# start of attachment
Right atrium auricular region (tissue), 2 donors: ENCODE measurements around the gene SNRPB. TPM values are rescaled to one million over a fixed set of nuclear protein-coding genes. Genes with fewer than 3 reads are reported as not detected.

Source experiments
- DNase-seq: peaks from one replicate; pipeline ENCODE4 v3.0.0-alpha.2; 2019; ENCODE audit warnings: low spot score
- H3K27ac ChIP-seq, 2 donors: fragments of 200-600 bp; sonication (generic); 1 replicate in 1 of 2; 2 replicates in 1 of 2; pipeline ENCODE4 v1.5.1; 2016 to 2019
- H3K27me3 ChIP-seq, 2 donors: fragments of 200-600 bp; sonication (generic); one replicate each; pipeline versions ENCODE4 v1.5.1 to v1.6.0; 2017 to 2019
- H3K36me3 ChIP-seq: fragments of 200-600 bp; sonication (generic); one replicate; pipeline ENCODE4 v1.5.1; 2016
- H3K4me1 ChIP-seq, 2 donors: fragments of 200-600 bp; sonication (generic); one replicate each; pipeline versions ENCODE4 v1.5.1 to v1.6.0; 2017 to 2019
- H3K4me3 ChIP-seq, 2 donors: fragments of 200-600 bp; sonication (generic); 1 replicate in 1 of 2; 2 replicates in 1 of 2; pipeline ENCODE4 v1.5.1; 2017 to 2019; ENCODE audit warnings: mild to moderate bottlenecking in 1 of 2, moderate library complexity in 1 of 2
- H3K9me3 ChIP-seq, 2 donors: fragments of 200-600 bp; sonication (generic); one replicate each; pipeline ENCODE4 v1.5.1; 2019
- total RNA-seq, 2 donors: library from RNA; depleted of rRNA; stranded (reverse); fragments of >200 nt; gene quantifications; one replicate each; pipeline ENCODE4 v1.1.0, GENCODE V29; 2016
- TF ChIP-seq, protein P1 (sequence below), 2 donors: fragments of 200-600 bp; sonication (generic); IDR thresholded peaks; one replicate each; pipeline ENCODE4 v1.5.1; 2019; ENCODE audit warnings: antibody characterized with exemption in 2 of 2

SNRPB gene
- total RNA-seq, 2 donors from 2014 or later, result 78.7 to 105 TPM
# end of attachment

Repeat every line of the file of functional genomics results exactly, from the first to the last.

Right atrium auricular region (tissue), 2 donors: ENCODE measurements around the gene SNRPB. TPM values are rescaled to one million over a fixed set of nuclear protein-coding genes. Genes with fewer than 3 reads are reported as not detected.

Source experiments
- DNase-seq: peaks from one replicate; pipeline ENCODE4 v3.0.0-alpha.2; 2019; ENCODE audit warnings: low spot score
- H3K27ac ChIP-seq, 2 donors: fragments of 200-600 bp; sonication (generic); 1 replicate in 1 of 2; 2 replicates in 1 of 2; pipeline ENCODE4 v1.5.1; 2016 to 2019
- H3K27me3 ChIP-seq, 2 donors: fragments of 200-600 bp; sonication (generic); one replicate each; pipeline versions ENCODE4 v1.5.1 to v1.6.0; 2017 to 2019
- H3K36me3 ChIP-seq: fragments of 200-600 bp; sonication (generic); one replicate; pipeline ENCODE4 v1.5.1; 2016
- H3K4me1 ChIP-seq, 2 donors: fragments of 200-600 bp; sonication (generic); one replicate each; pipeline versions ENCODE4 v1.5.1 to v1.6.0; 2017 to 2019
- H3K4me3 ChIP-seq, 2 donors: fragments of 200-600 bp; sonication (generic); 1 replicate in 1 of 2; 2 replicates in 1 of 2; pipeline ENCODE4 v1.5.1; 2017 to 2019; ENCODE audit warnings: mild to moderate bottlenecking in 1 of 2, moderate library complexity in 1 of 2
- H3K9me3 ChIP-seq, 2 donors: fragments of 200-600 bp; sonication (generic); one replicate each; pipeline ENCODE4 v1.5.1; 2019
- total RNA-seq, 2 donors: library from RNA; depleted of rRNA; stranded (reverse); fragments of >200 nt; gene quantifications; one replicate each; pipeline ENCODE4 v1.1.0, GENCODE V29; 2016
- TF ChIP-seq, protein P1 (sequence below), 2 donors: fragments of 200-600 bp; sonication (generic); IDR thresholded peaks; one replicate each; pipeline ENCODE4 v1.5.1; 2019; ENCODE audit warnings: antibody characterized with exemption in 2 of 2

SNRPB gene
- total RNA-seq, 2 donors from 2014 or later, result 78.7 to 105 TPM